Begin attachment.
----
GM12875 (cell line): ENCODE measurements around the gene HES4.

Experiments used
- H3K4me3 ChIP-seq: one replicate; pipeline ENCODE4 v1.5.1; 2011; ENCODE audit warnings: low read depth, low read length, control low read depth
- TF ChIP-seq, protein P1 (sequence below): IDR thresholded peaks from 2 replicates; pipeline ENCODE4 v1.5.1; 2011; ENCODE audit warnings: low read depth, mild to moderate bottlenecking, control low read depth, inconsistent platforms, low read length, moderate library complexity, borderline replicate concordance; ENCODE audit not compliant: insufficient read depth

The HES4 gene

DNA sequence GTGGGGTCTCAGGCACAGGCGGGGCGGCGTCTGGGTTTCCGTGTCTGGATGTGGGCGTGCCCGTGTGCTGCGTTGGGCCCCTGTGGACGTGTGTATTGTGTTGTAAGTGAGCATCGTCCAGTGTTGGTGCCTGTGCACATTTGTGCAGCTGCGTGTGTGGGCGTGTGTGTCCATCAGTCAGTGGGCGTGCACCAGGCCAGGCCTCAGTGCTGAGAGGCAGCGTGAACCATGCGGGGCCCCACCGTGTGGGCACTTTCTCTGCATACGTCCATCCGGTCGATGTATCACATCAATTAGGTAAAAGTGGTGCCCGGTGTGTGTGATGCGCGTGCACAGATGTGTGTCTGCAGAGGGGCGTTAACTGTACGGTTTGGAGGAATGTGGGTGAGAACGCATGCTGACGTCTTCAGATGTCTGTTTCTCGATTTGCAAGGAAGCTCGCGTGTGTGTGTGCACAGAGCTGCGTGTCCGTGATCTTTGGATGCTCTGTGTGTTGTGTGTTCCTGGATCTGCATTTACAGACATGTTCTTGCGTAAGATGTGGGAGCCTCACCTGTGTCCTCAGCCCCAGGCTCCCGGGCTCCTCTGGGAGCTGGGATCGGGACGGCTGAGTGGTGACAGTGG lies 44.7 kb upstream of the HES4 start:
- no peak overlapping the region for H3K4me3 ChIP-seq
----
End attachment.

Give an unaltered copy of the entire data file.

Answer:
GM12875 (cell line): ENCODE measurements around the gene HES4.

Experiments used
- H3K4me3 ChIP-seq: one replicate; pipeline ENCODE4 v1.5.1; 2011; ENCODE audit warnings: low read depth, low read length, control low read depth
- TF ChIP-seq, protein P1 (sequence below): IDR thresholded peaks from 2 replicates; pipeline ENCODE4 v1.5.1; 2011; ENCODE audit warnings: low read depth, mild to moderate bottlenecking, control low read depth, inconsistent platforms, low read length, moderate library complexity, borderline replicate concordance; ENCODE audit not compliant: insufficient read depth

The HES4 gene

DNA sequence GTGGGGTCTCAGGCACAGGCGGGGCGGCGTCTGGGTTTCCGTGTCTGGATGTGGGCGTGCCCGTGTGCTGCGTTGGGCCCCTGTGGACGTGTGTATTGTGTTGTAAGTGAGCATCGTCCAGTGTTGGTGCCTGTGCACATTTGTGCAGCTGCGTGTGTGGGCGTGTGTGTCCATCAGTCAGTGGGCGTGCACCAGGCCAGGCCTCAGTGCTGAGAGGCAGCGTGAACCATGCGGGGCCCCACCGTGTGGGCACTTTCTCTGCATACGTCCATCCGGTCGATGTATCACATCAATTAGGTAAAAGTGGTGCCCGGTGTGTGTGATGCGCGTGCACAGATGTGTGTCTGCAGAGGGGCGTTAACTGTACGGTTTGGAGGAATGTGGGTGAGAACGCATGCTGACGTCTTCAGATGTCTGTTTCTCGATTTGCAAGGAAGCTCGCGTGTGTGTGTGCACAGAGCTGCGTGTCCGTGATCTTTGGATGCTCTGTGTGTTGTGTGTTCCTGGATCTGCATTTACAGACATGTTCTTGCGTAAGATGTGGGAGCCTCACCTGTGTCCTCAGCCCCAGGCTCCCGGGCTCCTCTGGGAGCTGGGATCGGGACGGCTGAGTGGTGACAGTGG lies 44.7 kb upstream of the HES4 start:
- no peak overlapping the region for H3K4me3 ChIP-seq